NO Boundaries Nirmal Shekar

Sport is more often about failure

When you look beyond the podium, beyond the bright lights and ecstatic faces of fans celebrating the victory of their team or favourite icon, beyond the moment that most of us cherish — not least the winners — sport is mostly about failure. And finally, it is merely a question of when and where someone failed.

For, failures come in various guises. The also-rans fail early and make sure we don’t even remember their exit. The above-average last a little longer — they play their hearts out. The good ones, more often than not, fail at the penultimate or final hurdle.

In the event, at the end of the day, there is only one team or person standing to the last when the coveted silverware and million dollar pay checks are handed out and the shakers and movers make their eminently forgettable and worthless speeches.

One hundred and twenty seven people will have to fail for one man or woman to win a Grand Slam tennis championship. Hundreds of teams will have to face disappointment if one of them is to be crowned the World Cup winner in football.

But the first intelligent and compassionate question to ask when a good team fails is not whether they fell short of expectations but whether they gave up or threw in the towel. If the answer is No, then, in a way, the loser is as worthy of glory as the winner.

“Those who are not afraid to win are also not afraid to lose,’’ goes the old saying. There are millions of teams and individuals who won’t get through this test.

Learning valuable lessons

The point is, glorious defeats bring a mixture of pride and disappointment. The most valuable virtue of a great team is, learning valuable lessons from defeat and using them as an opportunity for future success. Losses must fuel the motivation for future triumphs.

“Defeat has a dignity that victory doesn’t know of,’’ wrote the great South American writer Jorge Luis Borges. But surely, he was talking about a particular kind of defeat.

“Man is not made for defeat. A man can be destroyed but not defeated,’’ wrote Ernest Hemingway.

What the Nobel-winning American writer was hinting at was the fact that in certain situations destruction is better than defeat; and that defeat itself can acquire a new meaning.

Perhaps, more than anyone else, Britain’s Second World War hero Winston Churchill hit the bull’s eye perfectly. The man who was drenched in the Dunkirk spirit said: “In war resolution; in defeat defiance; in victory magnanimity.’’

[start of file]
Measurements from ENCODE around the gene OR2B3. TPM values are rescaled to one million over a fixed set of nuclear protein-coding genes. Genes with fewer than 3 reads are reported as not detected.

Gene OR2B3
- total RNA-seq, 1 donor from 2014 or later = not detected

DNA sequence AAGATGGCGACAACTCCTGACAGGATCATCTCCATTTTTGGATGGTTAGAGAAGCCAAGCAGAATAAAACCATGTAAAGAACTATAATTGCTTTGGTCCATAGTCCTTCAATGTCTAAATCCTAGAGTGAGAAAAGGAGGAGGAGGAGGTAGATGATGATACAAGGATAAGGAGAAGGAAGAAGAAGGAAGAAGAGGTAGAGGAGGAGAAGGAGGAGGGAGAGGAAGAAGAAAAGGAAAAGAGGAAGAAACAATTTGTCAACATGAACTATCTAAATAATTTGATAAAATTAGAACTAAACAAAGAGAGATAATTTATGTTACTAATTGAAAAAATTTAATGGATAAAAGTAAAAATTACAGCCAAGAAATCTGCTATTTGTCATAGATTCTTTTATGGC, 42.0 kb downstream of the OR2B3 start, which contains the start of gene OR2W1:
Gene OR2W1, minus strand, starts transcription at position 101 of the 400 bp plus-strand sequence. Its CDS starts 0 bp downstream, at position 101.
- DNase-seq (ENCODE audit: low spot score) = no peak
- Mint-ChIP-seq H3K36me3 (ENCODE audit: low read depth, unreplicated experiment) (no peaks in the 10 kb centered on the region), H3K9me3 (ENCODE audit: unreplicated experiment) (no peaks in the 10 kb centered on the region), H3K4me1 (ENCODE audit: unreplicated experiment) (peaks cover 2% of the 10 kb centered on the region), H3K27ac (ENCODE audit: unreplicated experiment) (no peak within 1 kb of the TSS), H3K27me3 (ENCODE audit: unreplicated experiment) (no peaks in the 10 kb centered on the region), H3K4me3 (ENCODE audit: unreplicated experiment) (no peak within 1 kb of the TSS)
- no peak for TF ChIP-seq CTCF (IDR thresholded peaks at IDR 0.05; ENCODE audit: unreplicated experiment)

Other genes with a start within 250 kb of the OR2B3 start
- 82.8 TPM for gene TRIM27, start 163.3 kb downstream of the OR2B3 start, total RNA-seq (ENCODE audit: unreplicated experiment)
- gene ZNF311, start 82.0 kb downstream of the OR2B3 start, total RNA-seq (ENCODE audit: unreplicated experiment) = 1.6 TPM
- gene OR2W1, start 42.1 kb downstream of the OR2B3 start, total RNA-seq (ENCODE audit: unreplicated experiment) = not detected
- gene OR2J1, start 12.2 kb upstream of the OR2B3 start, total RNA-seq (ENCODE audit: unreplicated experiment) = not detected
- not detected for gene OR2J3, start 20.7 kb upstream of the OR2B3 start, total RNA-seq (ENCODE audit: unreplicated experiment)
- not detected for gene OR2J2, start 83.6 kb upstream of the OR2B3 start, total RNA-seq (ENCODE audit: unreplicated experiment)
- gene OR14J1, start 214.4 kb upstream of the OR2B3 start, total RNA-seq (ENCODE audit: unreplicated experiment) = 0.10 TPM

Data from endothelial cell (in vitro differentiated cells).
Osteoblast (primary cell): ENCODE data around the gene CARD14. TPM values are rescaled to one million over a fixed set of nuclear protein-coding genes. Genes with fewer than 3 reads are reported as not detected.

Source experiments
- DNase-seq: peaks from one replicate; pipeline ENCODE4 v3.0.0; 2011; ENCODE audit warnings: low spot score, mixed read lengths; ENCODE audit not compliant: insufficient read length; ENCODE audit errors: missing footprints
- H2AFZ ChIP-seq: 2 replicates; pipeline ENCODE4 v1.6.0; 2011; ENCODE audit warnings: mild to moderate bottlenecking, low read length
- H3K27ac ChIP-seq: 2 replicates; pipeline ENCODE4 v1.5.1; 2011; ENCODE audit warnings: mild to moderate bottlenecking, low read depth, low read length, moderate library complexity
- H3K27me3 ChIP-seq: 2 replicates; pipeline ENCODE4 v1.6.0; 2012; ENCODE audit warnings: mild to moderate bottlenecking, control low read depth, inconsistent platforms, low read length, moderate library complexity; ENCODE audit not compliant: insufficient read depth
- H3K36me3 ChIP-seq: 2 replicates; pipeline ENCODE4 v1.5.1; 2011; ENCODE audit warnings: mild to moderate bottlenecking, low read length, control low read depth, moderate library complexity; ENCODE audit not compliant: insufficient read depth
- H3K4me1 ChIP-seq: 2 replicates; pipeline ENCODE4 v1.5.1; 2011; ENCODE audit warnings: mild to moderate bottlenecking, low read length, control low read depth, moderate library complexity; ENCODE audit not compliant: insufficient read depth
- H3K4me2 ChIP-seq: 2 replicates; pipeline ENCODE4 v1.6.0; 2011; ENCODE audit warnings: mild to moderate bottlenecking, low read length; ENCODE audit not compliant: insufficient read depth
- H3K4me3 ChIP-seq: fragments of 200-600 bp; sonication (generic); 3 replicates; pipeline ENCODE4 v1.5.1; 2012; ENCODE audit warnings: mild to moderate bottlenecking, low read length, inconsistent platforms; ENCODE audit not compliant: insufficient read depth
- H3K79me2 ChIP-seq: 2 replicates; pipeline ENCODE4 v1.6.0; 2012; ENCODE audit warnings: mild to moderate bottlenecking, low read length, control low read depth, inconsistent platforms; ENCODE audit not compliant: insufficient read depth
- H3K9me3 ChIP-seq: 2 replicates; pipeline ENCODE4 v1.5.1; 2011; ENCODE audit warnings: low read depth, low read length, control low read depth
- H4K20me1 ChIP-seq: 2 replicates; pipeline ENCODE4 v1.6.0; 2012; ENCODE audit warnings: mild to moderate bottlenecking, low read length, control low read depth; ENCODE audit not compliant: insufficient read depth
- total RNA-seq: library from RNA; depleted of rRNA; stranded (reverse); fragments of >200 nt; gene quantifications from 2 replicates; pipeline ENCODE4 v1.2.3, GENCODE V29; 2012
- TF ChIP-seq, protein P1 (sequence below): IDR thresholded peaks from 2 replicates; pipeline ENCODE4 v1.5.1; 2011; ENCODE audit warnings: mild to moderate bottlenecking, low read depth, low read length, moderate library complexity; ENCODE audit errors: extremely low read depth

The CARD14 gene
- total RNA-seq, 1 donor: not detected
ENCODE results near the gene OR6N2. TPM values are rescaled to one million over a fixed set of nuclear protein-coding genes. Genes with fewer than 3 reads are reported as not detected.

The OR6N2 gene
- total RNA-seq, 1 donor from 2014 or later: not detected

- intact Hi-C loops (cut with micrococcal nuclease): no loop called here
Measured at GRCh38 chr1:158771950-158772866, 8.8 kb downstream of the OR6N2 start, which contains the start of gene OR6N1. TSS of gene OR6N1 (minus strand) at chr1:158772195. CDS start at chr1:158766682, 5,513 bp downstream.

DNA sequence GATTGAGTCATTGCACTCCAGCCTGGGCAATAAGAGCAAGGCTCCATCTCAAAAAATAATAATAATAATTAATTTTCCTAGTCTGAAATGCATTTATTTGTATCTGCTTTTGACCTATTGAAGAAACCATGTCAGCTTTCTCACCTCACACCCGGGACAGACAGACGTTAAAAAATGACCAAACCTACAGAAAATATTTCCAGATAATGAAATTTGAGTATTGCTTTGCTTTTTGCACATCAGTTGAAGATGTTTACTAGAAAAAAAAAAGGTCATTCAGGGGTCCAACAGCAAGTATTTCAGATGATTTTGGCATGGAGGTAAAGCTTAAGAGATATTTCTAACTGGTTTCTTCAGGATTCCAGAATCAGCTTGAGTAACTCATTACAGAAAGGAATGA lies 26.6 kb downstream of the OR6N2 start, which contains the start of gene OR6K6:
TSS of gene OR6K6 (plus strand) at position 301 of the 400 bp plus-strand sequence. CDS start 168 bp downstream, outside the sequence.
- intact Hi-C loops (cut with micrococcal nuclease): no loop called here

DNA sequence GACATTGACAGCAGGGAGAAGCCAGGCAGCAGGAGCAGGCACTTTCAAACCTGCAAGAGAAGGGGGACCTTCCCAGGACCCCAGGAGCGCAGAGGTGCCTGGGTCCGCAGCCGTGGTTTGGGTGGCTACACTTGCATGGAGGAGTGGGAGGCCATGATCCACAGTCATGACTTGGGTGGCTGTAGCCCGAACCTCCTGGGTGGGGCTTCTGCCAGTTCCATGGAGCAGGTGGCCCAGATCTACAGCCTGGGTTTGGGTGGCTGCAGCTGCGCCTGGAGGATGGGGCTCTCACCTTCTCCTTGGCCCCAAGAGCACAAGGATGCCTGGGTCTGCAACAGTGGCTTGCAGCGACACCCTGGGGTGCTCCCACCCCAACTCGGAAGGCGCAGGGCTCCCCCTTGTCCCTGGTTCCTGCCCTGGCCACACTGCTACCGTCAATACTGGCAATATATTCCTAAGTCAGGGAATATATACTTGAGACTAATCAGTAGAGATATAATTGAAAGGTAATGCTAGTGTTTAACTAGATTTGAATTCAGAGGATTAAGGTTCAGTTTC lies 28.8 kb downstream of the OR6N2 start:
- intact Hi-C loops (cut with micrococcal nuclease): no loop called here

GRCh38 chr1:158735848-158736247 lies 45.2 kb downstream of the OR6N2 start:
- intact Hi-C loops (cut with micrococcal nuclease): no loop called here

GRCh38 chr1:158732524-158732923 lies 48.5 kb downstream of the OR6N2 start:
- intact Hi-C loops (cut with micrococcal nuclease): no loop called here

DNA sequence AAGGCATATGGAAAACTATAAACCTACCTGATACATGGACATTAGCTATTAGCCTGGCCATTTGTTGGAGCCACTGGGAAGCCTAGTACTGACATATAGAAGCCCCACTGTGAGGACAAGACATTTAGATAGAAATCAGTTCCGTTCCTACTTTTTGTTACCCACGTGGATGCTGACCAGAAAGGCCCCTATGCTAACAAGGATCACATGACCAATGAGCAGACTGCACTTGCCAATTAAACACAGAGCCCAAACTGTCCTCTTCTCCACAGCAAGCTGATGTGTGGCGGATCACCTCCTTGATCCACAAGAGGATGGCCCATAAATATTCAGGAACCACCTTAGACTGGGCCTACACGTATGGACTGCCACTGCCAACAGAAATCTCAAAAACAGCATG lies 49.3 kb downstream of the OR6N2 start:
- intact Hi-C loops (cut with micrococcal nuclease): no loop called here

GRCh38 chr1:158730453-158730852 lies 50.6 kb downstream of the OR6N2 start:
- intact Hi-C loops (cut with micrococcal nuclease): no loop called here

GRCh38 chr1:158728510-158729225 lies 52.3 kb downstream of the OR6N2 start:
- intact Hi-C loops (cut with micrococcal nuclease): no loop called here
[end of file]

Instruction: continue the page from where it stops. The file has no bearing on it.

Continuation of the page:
Defiant, determined teams have enriched our sports-watching experience despite losing; and without such losses, sport itself will lose its soul. There are thousands of instances of courage under pressure and in the face of a devastating loss.

But this column will recount just a few of them, one each from five sports, to put the losing-is-as-good-as-winning belief in perspective; for an exhaustive list cannot be drawn unless we are prepared to put in about 100,000 words.

1. Ali versus Frazier (‘Thrilla in Manila’, 1975): Although both fighters were ageing, thanks to Don King, the sport’s irrepressible impresario, the fight’s promotion was simply not like anything that has happened in the history of boxing. Ali teased his opponent, using unpardonable language. The two men went after each other as if it was their last day on earth and they needed to prove something to the world.

Towards the end (14th round) Frazier’s trainer Eddie Futch could not take it anymore, for his man was near-blind in both the eyes. “Sit down son, it’s all over. No one will forget what you did here today”. Ali suddenly showed great respect for Frazier. “He could have whipped any fighter in the world except me. He is greater than I thought he was.

2. Bjorn Borg versus John McEnroe (Wimbledon final, 1980): Their contrasting personalities, their contrasting styles of play as well as the somewhat contrasting culture from which they came made this one irresistible. It was the great hero versus the object of all hate and the villain.

But after McEnroe fought off seven championship points in the fourth set to take the match into the fifth set, there surely were thousands of converts in the stand. The brat from New York had won the respect of the connoisseurs. Borg won in five unforgettable sets.

3. Brazil versus Italy (1982 World Cup in Spain): Being the world’s No.1 game, it is the most popular sport in every corner of the world, and debates in football seem to have a greater emotional resonance than you can think of in sport.

The 1982 Brazil team led by the gifted, erudite revolutionary doctor of medicine, Socrates, had many talented players but their rear four was weak. This apart, they had a simple attitude problem. They wouldn’t settle for anything but a glorious victory even if the situation demanded prudence.

Seemingly unstoppable and artistically the best team since Brazil in 1970, they only needed a draw against Italy to make it to the next round. It was a rare occasion when the agony of defeat was turned into heroism despite the loss, despite Paulo Rossi’s three opportunistic goals that denied geniuses such as Socrates and Zico, two of the finest attacking midfielders their game has known.

Honourable mention: Michael Schumacher, starting 14th on the grid at Immola in Italy in 2005, and giving the eventual winner Fernando Alonso a run for his money, with his nose to the Spaniard’s tail and then finishing second.

Virat Kohli’s brave and delightful last innings 141 that almost won the Adelaide Test for India after a courageous, challenging declaration by Michael Clarke.

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Printable version | Jul 1, 2022 11:26:26 pm |